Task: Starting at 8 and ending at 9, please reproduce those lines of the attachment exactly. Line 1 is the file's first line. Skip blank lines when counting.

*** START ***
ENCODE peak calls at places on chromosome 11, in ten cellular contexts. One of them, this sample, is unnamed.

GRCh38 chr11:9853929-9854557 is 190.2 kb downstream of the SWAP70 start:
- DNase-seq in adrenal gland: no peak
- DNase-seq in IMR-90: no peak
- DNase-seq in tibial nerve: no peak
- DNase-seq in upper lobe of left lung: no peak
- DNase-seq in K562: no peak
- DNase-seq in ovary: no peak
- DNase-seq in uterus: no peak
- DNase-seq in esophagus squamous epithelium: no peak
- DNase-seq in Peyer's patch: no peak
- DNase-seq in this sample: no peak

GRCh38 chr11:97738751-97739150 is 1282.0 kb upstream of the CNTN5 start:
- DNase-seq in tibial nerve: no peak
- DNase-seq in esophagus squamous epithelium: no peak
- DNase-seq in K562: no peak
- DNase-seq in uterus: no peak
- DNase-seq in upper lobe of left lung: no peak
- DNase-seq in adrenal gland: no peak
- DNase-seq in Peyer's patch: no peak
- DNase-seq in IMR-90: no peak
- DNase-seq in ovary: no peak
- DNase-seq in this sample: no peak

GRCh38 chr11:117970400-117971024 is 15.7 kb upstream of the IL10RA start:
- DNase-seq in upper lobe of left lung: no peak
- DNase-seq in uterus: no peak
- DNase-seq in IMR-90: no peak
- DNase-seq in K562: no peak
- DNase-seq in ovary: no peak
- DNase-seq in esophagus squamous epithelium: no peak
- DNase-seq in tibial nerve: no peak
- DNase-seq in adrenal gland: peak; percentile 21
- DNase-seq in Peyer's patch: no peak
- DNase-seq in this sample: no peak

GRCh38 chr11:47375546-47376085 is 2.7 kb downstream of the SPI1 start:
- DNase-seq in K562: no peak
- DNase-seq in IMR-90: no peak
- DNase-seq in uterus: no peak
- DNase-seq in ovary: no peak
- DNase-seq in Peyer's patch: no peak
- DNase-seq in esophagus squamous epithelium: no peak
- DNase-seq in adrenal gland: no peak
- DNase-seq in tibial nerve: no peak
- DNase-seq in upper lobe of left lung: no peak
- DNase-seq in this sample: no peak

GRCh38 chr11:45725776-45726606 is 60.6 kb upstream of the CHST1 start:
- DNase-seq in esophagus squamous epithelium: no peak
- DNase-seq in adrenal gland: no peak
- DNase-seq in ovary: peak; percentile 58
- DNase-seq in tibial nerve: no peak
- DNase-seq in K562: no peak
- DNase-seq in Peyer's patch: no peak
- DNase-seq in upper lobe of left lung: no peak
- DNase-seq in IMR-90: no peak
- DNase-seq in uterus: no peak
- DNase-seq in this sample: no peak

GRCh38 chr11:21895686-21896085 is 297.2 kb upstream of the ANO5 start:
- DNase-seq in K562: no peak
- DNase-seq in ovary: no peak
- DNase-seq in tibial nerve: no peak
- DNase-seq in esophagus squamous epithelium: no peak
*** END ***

- DNase-seq in ovary: no peak
- DNase-seq in uterus: no peak